Here and There on the Turf: In Winter Quarters Ohios Newest Track, Racing at Miami. a Good Official. Whitney Leadership, Daily Racing Form, 1924-11-30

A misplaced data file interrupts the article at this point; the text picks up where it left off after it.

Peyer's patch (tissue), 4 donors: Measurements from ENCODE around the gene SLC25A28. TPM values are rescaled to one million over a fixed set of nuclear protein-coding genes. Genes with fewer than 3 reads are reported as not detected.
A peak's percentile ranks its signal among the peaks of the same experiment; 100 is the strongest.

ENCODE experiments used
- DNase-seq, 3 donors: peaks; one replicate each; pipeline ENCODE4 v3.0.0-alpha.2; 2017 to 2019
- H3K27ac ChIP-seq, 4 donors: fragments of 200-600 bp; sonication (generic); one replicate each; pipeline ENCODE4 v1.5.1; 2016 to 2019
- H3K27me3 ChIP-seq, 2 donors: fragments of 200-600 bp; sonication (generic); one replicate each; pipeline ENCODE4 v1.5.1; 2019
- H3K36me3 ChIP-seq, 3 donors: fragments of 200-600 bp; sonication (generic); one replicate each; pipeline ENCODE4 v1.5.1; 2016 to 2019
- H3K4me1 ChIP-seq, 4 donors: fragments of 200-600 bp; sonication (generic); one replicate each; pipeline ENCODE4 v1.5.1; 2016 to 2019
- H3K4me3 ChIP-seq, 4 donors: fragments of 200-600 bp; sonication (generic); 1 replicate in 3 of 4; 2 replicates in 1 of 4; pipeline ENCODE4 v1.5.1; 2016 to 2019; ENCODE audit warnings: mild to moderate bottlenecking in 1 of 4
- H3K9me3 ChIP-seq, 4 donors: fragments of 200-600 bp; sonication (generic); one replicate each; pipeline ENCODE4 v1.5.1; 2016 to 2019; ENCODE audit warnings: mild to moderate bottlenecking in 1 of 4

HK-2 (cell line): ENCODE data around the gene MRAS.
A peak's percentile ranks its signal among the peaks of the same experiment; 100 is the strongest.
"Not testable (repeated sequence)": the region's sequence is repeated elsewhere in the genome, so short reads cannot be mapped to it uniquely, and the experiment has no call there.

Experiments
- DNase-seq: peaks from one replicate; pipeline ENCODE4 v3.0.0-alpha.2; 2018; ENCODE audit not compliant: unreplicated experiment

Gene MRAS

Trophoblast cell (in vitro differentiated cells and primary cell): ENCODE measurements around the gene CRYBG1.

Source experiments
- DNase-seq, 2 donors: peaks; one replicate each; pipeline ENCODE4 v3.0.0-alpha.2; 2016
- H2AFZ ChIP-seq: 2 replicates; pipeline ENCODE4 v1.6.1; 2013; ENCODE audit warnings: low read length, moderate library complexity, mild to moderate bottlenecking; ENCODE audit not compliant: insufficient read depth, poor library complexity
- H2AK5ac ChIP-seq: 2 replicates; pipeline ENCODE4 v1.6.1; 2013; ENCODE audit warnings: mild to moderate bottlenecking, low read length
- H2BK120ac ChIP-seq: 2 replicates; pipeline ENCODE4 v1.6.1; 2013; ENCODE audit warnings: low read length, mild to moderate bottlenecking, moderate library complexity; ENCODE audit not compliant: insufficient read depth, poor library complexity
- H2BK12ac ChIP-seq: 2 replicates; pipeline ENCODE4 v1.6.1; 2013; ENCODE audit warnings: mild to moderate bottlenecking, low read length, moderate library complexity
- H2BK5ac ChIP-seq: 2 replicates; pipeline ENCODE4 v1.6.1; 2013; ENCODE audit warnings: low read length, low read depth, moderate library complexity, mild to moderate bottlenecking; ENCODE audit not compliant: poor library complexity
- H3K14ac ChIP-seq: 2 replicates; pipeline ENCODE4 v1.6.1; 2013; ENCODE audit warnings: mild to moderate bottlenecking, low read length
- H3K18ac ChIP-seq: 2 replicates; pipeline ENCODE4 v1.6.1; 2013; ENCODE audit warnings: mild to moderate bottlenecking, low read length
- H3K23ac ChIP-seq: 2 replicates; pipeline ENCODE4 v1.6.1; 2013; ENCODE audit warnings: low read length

view raw text